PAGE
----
4 Online Resources Buyer Agents Can Use to Impress Clients

In a post-National Association of REALTORS® (NAR) settlement world, buyer agents know they will need more than a quick stat or a flashy presentation to win clients. More and more, people are being told that they can find all the guidance they need in a home search on the portals. Whether or not this is true is irrelevant—if you want clients to see you as someone to depend on for the full-service home search profit, you are going to have to prove it to them. And with the new rules in place, you will likely have to do this before you can show them a single house.

With the reams of data and resources already at consumer’s fingertips, you must think much harder about how you will pitch yourself to a skeptical buyer. While focusing on the human, emotional element is a great strategy as well, it will help tremendously if you can wow them with market or property insights that aren’t readily known or available to the public. If your brokerage provides some of these things, great, but there are plenty more available online that a savvy agent can use to elevate their value.

Here are four online tools you can use to wow prospective buyers in your area:

The National Zoning Atlas

A brand new non-profit, work-in-progress map, this free tool provides the kind of granular, digestible property data that can give people vital context for their home search. Quickly find out if a property or neighborhood allows for ADUs (also known as “in-law suites” or “granny flats”), or alert a buyer that one of their favorite neighborhoods might allow a future neighbor to run a “light manufacturing” workshop in their backyard. Relying on a team that scours the kind of public record data that is often difficult to access, this interactive, intuitive project—while far from complete, currently—can help you prove to a prospective client that you using the most cutting edge and expert-focused tools to ensure their home search doesn’t go haywire.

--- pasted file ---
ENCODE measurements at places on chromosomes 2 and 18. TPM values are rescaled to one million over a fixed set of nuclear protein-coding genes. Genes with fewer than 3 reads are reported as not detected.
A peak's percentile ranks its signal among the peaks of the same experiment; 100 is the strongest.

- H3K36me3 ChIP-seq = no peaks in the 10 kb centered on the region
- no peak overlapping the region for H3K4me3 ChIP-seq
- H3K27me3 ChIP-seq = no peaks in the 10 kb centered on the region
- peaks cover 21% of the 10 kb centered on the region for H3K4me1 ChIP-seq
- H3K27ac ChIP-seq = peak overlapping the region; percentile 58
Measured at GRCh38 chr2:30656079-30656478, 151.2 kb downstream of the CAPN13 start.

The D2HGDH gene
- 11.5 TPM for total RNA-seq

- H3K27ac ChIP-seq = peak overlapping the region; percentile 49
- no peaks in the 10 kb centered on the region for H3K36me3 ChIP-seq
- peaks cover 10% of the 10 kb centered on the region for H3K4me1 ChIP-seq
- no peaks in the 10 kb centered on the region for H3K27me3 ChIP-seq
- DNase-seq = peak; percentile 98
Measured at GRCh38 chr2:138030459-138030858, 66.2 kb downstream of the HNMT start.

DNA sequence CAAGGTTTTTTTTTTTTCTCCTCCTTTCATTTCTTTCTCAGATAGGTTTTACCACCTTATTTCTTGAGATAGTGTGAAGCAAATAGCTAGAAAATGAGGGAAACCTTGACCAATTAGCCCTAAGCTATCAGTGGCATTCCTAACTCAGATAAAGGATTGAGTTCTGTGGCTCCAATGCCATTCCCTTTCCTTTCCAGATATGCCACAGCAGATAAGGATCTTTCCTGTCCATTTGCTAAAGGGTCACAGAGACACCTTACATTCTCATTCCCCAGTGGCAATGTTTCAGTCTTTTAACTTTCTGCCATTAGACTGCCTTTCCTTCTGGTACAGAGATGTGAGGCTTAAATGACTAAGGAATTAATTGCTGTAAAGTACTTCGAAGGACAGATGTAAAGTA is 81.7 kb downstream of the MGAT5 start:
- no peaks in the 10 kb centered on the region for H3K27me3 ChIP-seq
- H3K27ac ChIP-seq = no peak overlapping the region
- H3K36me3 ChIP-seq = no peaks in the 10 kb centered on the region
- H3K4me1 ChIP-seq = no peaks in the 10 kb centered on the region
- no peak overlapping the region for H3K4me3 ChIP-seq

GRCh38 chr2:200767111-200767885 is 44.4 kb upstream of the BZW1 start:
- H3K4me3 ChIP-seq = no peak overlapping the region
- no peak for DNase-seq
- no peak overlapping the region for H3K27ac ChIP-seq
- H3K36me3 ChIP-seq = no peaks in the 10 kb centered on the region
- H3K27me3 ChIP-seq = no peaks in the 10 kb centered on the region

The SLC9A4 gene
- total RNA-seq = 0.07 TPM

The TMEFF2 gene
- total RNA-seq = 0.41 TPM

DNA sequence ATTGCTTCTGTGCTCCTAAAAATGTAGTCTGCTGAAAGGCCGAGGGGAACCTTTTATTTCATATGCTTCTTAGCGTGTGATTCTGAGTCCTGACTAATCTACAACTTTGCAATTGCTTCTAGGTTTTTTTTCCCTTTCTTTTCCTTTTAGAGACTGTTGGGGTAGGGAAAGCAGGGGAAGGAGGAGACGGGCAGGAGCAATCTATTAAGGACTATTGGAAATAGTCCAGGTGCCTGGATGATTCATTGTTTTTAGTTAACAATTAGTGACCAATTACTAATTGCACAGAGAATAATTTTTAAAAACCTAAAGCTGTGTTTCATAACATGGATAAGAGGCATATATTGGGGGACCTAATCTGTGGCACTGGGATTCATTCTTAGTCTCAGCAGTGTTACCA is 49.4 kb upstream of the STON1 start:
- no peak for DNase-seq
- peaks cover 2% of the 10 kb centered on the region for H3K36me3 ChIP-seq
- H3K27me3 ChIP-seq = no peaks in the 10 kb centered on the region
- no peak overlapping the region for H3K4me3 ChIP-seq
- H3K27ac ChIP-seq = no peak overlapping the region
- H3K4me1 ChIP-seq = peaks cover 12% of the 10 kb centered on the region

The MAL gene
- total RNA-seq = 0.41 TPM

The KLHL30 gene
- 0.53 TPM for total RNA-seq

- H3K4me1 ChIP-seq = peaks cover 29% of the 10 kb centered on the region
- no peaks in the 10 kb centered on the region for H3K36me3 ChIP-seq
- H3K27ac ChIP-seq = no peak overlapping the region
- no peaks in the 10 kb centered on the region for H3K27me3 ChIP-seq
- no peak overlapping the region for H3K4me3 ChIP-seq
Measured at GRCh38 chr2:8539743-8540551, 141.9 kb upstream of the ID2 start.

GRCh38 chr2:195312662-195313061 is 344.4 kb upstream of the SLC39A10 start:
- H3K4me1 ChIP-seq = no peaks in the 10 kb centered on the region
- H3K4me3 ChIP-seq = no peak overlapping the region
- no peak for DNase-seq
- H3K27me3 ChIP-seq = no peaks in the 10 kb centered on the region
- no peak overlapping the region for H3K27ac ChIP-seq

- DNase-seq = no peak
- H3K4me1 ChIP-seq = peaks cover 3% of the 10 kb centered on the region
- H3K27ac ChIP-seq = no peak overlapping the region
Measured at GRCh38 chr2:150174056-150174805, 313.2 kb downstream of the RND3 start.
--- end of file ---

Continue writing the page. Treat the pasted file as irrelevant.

New business registrations

It is great to be able to tell a prospective buyer all about the shops, dining, services and small businesses in the towns or neighborhoods they are considering. It is even better to be able to tell them about the ones that haven’t opened yet. Most states offer the ability to search—for free, or for a small fee—businesses that have been registered to any address, well before signs or ads go up. Using these databases, you can tell your prospective client if there will be new childcare opportunities in their preferred town, or if a big box store is about to bring more traffic to a neighborhood. An ancillary benefit to using these databases is finding potential business partners who are likely looking for connections in the area that you can partner with for advertising or lead generation.

Historic photos

Almost everyone who is considering putting roots down in an area wants to know the history of that place. While portals and other websites offer a plethora of dry property information and basic facts, you can show prospective clients you are a real local enthusiast and expert with fun, fascinating looks at how the town or neighborhood looked decades ago. Websites like historypin provide crowdsourced snapshots and descriptions of landmarks, neighborhoods and towns from year’s past, while local libraries often host online databases of photos or maps that prospective buyers are sure to find intriguing. This kind of personal, visual evidence of your knowledge to a town can do a lot to forge an emotional connection as well.

Seller disclosures

A potential pitfall for any buyer is the question of disclosure. Most buyers assume that sellers will have to disclose certain information about the history or status of a property—and many are wrong. With a lot of misinformation out there, you can tell your prospective buyer the straight story, while being extremely careful to not give any legal advice. But if you can show the buyer exactly what will be, or maybe more importantly, what won’t be on a seller disclosure form, you can help convince them that having a real estate expert to identify important issues is more important than ever. NAR offers resources on disclosures, and other legal databases can help you provide a picture of the complexities homebuyers face in a real estate transaction.

If you’ve been in the business for a while, you probably have your own pitch and priorities when speaking to prospective buyers. But with the NAR settlement changes, it is very likely you will need to make some adjustments. In order to get someone to sign and potentially agree to pay you out of their own pocket, it is vitally important to add to your toolbox of value-added services. The above resources can help with that, and help reframe the conversation around why it is still so important for so many buyers to work with agents.

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